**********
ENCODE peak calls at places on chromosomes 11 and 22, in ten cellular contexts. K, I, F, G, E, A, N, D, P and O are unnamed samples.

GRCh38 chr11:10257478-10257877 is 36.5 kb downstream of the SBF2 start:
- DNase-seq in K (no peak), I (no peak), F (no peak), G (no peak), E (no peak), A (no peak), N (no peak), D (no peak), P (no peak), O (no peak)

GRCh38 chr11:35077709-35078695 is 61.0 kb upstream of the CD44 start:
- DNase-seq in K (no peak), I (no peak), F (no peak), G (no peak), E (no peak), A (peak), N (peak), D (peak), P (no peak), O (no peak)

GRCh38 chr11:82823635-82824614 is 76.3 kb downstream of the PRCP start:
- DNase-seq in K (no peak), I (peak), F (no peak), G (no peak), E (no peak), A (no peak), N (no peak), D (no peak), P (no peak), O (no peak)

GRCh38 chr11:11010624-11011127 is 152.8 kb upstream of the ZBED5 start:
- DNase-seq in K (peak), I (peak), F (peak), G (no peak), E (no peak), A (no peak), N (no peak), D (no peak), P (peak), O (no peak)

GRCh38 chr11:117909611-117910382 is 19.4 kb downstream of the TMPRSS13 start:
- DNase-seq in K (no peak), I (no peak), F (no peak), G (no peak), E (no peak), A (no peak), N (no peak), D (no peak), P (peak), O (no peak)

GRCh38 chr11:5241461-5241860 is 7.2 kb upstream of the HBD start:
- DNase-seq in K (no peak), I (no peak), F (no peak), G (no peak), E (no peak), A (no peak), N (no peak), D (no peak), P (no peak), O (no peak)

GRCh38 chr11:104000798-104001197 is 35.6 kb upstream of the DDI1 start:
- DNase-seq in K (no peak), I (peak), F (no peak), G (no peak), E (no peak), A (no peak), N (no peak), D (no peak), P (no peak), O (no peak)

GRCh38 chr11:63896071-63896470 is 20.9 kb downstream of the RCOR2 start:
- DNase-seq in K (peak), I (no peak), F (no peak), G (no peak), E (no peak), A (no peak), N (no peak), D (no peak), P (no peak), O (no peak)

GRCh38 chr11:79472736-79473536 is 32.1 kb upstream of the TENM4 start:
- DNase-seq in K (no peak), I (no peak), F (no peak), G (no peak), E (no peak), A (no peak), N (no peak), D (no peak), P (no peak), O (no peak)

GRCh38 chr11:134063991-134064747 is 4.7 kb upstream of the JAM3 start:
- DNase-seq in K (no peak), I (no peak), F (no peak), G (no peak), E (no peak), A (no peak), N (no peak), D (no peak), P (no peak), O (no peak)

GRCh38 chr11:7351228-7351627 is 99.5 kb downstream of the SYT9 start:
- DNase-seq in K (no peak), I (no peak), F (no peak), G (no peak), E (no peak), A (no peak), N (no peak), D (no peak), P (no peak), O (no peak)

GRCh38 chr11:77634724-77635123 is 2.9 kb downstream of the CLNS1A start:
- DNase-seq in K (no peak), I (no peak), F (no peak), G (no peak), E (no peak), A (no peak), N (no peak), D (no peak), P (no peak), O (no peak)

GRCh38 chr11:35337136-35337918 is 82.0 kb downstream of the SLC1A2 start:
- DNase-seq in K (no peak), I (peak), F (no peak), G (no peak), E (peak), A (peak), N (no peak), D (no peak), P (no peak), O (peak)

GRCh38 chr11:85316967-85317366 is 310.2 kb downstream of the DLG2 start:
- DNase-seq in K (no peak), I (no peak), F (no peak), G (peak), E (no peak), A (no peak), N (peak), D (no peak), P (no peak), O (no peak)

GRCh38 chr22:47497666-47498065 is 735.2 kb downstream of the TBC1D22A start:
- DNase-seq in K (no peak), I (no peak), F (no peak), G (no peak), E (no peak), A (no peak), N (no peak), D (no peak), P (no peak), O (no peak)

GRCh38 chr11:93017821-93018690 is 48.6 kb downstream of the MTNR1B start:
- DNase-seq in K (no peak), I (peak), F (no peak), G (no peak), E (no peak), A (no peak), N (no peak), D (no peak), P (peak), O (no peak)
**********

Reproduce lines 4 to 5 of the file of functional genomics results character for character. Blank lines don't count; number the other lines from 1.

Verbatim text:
GRCh38 chr11:35077709-35078695 is 61.0 kb upstream of the CD44 start:
- DNase-seq in K (no peak), I (no peak), F (no peak), G (no peak), E (no peak), A (peak), N (peak), D (peak), P (no peak), O (no peak)